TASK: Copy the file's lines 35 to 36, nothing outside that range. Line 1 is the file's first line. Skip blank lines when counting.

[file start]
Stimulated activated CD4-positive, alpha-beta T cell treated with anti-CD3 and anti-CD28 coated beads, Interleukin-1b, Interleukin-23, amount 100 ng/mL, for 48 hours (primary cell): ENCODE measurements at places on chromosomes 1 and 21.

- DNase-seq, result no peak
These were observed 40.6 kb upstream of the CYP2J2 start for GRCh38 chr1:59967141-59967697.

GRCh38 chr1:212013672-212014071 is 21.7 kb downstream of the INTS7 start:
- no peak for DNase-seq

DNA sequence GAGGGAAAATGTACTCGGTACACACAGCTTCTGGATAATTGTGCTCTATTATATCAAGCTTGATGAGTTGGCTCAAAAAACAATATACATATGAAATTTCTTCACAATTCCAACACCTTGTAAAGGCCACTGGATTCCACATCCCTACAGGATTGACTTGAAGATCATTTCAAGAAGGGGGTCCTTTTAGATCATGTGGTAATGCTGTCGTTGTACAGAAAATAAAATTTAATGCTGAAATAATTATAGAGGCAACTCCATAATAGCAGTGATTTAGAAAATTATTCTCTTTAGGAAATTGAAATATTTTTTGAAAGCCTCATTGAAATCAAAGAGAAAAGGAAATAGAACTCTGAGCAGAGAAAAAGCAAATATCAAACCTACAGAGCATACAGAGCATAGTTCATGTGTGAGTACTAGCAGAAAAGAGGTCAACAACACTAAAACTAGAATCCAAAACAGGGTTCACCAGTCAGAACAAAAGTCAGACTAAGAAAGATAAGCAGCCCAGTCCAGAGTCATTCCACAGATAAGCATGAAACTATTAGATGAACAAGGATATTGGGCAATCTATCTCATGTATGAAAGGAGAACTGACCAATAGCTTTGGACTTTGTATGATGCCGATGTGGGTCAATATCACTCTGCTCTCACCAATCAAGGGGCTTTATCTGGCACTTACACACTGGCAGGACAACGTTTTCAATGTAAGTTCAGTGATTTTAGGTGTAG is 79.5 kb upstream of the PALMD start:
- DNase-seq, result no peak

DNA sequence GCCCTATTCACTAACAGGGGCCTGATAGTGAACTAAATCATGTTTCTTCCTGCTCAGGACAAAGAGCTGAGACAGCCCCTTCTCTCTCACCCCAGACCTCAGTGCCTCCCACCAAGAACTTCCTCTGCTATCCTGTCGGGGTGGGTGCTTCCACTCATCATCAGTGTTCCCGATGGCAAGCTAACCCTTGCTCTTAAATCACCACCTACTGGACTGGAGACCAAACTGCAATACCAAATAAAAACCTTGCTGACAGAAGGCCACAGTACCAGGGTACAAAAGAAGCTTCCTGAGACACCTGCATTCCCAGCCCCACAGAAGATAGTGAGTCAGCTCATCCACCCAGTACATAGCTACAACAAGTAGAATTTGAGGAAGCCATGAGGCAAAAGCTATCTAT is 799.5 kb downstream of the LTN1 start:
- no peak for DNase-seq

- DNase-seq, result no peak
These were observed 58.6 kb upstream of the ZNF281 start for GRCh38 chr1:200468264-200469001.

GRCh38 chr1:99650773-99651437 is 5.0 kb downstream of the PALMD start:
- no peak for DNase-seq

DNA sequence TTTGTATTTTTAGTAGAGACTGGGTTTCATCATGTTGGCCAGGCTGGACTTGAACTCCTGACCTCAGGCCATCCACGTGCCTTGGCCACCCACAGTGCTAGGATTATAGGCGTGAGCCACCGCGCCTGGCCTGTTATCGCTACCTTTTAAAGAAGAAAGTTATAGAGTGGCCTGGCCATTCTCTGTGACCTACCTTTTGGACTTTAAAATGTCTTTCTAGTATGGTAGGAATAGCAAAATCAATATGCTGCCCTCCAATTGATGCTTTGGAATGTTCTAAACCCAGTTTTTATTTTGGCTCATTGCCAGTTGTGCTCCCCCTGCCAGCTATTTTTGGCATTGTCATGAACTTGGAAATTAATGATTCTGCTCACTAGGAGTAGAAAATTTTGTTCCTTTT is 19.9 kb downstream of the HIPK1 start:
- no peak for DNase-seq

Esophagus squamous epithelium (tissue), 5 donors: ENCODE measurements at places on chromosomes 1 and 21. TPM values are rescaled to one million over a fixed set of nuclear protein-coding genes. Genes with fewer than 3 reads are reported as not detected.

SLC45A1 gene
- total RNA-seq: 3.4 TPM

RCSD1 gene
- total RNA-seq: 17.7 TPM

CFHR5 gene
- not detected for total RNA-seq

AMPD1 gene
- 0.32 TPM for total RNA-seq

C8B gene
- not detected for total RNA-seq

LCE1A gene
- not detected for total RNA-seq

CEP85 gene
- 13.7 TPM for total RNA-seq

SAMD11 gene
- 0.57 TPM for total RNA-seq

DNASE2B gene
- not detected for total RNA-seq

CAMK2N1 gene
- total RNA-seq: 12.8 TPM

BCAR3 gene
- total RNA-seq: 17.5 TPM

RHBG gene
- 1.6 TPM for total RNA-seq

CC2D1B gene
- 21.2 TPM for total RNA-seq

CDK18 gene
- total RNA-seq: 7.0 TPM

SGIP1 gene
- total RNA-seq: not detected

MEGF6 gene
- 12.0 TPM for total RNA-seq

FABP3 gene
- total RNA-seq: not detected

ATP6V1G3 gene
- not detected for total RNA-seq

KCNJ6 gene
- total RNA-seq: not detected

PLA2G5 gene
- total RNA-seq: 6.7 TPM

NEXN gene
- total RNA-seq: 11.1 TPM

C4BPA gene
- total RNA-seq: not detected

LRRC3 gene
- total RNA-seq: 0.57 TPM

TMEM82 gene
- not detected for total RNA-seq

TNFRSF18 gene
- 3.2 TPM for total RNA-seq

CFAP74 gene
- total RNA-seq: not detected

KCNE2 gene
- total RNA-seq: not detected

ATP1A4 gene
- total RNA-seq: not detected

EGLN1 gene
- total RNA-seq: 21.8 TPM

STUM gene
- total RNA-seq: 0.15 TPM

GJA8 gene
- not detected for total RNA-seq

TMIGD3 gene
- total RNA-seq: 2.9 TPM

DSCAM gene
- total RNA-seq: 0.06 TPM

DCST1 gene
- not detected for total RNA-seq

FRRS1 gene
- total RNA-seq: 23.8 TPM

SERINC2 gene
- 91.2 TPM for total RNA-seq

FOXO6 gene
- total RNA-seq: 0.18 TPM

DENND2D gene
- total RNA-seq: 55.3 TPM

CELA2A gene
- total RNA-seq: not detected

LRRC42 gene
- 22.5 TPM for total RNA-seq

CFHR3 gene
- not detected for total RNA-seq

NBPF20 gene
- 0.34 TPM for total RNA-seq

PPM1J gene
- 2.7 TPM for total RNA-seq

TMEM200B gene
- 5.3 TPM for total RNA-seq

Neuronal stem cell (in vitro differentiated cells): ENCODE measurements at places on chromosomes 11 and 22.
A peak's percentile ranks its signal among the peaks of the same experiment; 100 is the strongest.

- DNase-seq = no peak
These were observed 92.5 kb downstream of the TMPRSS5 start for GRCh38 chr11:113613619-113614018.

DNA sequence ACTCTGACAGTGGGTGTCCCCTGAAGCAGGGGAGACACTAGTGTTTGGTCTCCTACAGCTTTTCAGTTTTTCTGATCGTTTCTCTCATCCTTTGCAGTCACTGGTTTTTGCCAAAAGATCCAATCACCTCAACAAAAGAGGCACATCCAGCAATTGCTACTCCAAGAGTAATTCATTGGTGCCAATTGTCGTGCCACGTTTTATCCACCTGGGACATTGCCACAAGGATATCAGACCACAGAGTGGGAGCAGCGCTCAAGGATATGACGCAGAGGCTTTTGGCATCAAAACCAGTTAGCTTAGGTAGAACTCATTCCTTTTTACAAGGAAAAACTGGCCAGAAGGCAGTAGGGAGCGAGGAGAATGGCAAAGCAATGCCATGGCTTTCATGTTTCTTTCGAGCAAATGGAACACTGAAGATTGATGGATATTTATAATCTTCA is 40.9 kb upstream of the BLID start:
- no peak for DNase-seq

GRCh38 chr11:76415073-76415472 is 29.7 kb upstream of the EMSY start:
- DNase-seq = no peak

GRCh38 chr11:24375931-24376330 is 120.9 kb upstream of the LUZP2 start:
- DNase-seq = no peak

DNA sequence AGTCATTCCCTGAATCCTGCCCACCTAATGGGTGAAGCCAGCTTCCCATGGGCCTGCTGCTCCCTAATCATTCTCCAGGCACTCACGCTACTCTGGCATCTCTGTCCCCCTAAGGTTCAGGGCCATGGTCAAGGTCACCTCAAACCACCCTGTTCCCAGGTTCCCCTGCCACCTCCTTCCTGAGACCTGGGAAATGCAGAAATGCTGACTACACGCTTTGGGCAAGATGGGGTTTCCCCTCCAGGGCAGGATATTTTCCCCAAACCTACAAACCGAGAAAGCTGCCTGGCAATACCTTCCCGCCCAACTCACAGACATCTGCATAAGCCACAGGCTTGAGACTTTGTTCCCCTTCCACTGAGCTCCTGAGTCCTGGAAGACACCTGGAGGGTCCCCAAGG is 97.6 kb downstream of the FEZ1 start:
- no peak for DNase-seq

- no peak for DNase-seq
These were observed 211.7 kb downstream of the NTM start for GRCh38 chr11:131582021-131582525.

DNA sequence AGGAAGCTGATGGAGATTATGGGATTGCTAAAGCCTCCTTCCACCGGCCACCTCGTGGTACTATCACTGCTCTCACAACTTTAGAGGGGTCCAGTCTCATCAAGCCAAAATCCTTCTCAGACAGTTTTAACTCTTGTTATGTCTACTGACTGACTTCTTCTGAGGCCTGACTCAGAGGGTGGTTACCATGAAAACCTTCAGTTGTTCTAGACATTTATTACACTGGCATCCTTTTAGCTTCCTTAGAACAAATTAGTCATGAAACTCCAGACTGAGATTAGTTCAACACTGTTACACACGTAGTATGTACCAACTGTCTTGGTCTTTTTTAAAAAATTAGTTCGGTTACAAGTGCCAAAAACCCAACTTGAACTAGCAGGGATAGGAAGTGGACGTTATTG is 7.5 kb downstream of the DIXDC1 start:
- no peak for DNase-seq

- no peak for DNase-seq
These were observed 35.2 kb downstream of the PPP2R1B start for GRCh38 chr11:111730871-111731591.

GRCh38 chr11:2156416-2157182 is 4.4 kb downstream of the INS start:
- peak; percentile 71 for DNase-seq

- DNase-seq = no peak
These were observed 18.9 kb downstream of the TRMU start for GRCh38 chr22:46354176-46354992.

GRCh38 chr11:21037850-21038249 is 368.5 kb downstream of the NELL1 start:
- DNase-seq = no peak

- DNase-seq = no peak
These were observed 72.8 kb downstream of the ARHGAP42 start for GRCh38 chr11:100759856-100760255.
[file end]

CAMK2N1 gene
- total RNA-seq: 12.8 TPM